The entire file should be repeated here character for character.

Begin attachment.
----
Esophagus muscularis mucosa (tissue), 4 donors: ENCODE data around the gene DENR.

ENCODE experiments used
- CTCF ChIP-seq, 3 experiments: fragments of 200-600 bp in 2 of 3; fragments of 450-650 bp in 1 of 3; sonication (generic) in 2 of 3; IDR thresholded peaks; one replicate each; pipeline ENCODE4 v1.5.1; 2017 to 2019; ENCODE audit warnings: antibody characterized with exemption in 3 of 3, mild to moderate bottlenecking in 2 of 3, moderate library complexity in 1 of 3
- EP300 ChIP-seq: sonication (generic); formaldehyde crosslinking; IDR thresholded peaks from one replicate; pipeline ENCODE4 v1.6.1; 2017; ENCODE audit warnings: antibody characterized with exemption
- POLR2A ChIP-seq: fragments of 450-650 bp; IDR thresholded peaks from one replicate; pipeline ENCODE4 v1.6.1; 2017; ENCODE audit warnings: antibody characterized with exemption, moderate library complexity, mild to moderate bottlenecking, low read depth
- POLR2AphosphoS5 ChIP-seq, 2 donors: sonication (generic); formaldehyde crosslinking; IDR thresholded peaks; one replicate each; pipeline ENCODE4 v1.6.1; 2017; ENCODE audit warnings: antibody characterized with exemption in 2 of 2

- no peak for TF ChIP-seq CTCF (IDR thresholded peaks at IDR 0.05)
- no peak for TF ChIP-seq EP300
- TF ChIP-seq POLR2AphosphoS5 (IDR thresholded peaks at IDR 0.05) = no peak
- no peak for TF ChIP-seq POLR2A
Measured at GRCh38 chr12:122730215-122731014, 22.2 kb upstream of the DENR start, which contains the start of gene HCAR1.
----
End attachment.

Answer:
Esophagus muscularis mucosa (tissue), 4 donors: ENCODE data around the gene DENR.

ENCODE experiments used
- CTCF ChIP-seq, 3 experiments: fragments of 200-600 bp in 2 of 3; fragments of 450-650 bp in 1 of 3; sonication (generic) in 2 of 3; IDR thresholded peaks; one replicate each; pipeline ENCODE4 v1.5.1; 2017 to 2019; ENCODE audit warnings: antibody characterized with exemption in 3 of 3, mild to moderate bottlenecking in 2 of 3, moderate library complexity in 1 of 3
- EP300 ChIP-seq: sonication (generic); formaldehyde crosslinking; IDR thresholded peaks from one replicate; pipeline ENCODE4 v1.6.1; 2017; ENCODE audit warnings: antibody characterized with exemption
- POLR2A ChIP-seq: fragments of 450-650 bp; IDR thresholded peaks from one replicate; pipeline ENCODE4 v1.6.1; 2017; ENCODE audit warnings: antibody characterized with exemption, moderate library complexity, mild to moderate bottlenecking, low read depth
- POLR2AphosphoS5 ChIP-seq, 2 donors: sonication (generic); formaldehyde crosslinking; IDR thresholded peaks; one replicate each; pipeline ENCODE4 v1.6.1; 2017; ENCODE audit warnings: antibody characterized with exemption in 2 of 2

- no peak for TF ChIP-seq CTCF (IDR thresholded peaks at IDR 0.05)
- no peak for TF ChIP-seq EP300
- TF ChIP-seq POLR2AphosphoS5 (IDR thresholded peaks at IDR 0.05) = no peak
- no peak for TF ChIP-seq POLR2A
Measured at GRCh38 chr12:122730215-122731014, 22.2 kb upstream of the DENR start, which contains the start of gene HCAR1.